The growth of the fintech sector is viewed as a major opportunity for lawyers in Portugal, while the acquisition of some banks will also generate work, lawyers say. Acquisition finance is also a driver of growth, but there are doubts about the likelihood of an increase in the use of crowdfunding in Portugal. However, project finance work is expected to increase, particularly in the renewable energy sector. Indeed, lawyers say the infrastructure and energy sectors are proving to be particularly attractive to international investors.

Given that the ownership of Portuguese financial institutions has frequently changed in recent years, lawyers now have to put a concerted effort into building relationships with new clients. Meanwhile, like their counterparts in Spain, banking lawyers in Portugal say retaining talent is a significant problem with younger lawyers less inclined to work the long hours that were considered the norm by their predecessors. In addition, law firms also have to contend with a trend for banks to bring more legal expertise in-house by strengthening their legal departments with new hires.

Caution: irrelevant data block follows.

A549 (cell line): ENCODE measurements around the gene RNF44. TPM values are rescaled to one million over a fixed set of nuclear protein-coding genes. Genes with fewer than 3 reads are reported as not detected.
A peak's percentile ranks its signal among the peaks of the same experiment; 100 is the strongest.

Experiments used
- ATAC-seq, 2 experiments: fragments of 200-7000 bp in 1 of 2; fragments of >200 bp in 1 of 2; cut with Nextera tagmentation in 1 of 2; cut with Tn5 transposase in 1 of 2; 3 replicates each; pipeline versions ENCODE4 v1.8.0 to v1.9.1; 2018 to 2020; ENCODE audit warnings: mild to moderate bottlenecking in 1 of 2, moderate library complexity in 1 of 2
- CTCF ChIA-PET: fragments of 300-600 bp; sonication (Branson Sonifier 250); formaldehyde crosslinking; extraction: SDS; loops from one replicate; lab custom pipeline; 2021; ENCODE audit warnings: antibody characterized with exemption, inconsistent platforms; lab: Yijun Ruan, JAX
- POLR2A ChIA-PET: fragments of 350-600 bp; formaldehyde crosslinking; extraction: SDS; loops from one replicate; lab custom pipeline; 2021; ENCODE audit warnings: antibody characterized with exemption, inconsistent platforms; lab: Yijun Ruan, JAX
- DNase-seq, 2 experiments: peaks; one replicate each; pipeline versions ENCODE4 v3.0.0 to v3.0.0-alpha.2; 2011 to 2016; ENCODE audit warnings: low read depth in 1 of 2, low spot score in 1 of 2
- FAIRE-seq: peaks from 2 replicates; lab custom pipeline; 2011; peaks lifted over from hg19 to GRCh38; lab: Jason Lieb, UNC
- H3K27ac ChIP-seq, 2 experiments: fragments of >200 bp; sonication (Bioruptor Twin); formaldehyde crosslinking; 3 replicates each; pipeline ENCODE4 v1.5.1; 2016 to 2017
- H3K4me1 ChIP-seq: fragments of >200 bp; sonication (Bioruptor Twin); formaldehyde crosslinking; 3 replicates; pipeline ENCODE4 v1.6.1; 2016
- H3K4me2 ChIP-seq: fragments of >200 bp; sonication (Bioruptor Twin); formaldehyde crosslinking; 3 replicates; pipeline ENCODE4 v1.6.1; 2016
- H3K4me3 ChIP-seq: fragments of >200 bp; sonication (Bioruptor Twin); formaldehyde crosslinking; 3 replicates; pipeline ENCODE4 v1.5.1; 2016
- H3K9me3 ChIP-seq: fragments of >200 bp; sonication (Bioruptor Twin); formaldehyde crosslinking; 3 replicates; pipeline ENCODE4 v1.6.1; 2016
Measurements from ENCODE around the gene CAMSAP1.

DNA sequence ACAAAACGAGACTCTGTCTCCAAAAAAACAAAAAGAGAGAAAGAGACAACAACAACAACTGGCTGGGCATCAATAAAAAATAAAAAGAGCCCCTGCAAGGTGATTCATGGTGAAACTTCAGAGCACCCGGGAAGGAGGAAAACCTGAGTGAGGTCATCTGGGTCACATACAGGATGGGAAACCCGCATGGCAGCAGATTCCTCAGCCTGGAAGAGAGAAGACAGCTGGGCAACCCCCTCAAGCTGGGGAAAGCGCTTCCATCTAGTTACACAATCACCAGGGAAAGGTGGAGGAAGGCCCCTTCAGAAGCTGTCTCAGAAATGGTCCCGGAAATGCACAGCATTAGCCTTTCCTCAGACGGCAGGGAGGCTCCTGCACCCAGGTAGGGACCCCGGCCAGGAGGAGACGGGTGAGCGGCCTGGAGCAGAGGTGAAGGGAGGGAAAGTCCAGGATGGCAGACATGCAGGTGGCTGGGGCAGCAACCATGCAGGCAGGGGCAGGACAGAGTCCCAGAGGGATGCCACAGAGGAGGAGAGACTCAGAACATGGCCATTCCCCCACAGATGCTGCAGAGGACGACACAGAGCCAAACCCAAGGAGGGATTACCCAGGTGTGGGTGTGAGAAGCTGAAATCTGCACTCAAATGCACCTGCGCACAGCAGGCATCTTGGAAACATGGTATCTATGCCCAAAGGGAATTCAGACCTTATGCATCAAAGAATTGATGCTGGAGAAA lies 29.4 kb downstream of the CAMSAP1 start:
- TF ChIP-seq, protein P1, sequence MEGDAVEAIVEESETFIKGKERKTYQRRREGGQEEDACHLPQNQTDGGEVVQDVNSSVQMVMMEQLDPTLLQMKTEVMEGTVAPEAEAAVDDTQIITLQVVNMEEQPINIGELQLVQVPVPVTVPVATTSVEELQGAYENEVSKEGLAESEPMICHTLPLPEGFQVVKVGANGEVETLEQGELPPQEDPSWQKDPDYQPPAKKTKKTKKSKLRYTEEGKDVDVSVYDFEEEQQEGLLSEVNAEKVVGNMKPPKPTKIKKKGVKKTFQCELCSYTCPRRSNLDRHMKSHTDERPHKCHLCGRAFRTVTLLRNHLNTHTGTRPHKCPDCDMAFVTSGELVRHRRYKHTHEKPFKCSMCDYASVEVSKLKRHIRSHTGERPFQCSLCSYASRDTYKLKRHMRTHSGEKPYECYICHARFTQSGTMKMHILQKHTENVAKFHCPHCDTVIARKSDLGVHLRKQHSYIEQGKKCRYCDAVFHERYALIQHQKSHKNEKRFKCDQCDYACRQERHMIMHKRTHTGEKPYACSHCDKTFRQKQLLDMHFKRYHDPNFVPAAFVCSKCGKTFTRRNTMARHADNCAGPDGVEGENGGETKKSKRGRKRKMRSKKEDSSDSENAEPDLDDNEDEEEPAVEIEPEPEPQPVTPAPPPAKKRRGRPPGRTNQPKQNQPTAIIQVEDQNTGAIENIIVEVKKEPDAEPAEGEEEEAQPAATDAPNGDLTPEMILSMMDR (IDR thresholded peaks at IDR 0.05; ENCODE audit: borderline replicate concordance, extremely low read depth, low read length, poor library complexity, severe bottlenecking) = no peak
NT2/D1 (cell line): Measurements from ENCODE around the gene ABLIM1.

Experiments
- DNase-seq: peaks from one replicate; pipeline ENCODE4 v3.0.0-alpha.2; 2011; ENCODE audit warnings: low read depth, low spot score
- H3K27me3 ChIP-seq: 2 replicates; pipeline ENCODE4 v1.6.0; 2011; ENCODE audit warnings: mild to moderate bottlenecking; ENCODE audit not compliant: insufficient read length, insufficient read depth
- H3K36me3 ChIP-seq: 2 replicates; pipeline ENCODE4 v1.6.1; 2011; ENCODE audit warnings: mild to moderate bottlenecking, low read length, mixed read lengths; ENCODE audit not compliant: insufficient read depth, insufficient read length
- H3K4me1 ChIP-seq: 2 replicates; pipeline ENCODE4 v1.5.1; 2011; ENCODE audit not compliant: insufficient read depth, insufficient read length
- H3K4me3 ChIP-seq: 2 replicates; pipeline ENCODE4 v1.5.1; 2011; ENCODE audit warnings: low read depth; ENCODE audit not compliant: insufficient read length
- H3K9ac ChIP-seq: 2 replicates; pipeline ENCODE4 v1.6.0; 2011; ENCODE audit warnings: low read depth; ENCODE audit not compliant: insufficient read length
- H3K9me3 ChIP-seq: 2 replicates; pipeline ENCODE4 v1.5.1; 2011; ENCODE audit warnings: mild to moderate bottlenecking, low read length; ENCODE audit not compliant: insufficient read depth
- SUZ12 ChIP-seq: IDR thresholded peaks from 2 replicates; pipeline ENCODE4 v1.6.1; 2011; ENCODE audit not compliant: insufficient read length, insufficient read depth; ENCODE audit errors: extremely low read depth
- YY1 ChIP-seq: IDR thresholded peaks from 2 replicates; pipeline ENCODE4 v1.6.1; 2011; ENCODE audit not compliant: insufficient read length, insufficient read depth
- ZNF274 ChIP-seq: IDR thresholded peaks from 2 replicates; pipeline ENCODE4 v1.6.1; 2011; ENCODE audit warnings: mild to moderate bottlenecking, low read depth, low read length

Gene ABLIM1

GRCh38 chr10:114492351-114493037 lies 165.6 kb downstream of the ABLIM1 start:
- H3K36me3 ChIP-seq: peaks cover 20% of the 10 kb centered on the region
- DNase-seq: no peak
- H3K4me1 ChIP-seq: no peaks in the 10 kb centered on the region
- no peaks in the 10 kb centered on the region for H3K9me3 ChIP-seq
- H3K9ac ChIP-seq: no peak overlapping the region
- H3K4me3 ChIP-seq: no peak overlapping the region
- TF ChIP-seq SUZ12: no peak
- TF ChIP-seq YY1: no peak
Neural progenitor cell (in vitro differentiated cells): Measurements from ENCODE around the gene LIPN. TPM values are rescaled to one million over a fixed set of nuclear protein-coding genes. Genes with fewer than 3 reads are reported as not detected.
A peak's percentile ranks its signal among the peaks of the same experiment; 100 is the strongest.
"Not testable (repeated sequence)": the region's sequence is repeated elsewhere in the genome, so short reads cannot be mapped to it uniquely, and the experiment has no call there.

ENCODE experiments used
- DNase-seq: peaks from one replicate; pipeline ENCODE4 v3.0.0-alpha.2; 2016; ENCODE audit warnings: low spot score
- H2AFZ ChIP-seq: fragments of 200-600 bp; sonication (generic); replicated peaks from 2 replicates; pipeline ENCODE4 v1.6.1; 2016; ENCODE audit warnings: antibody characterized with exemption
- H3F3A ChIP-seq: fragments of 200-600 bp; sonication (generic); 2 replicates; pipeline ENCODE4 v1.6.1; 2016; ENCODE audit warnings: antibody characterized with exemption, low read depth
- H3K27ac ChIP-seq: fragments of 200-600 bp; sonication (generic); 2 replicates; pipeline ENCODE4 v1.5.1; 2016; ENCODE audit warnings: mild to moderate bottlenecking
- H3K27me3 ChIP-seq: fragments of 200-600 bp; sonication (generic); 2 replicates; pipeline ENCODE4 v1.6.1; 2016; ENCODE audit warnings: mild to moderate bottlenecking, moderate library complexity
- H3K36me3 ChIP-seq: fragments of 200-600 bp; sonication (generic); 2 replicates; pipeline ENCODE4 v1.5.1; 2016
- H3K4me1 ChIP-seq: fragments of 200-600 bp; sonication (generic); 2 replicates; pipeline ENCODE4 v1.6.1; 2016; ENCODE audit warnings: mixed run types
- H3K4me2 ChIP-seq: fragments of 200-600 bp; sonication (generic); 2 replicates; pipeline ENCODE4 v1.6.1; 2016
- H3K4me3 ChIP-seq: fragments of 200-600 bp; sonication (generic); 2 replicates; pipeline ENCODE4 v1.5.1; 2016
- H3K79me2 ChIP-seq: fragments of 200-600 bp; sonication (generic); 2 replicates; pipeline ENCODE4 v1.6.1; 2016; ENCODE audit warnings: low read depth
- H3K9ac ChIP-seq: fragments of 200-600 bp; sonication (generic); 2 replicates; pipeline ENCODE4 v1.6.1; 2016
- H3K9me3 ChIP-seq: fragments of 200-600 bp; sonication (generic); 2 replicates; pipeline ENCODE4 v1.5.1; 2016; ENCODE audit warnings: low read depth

Spain: Direct lending on the rise, while NPL sales continue

Banks’ use of law firm panels increasing with the result that there remains pressure on fees – meanwhile, the use of bonds to finance projects is becoming more common

Event: Iberian Lawyer Banking and Finance Madrid Roundtable
Host: Freshfields Bruckhaus Deringer

Banking lawyers in Spain are doing an increasing amount of work for direct lenders, which are financing an increasing amount of real estate transactions, according to attendees at the Iberian Lawyer Banking and Finance Madrid Roundtable. Meanwhile, the sale of non-performing loans is also generating a significant amount of work for lawyers. However, banks are continuing to put considerable pressure on fees, while the use of law firm panels in the banking sector is becoming more common. Regulatory matters are a growing concern for financial institutions, while issues such as data protection and cybersecurity are leading to more instructions for lawyers.

The price of debt has reduced and there are much more “borrower-friendly terms available”, said Freshfields Bruckhaus Deringer partner Ana López. However, she added that banks and financial institutions face a considerable amount of regulatory uncertainty.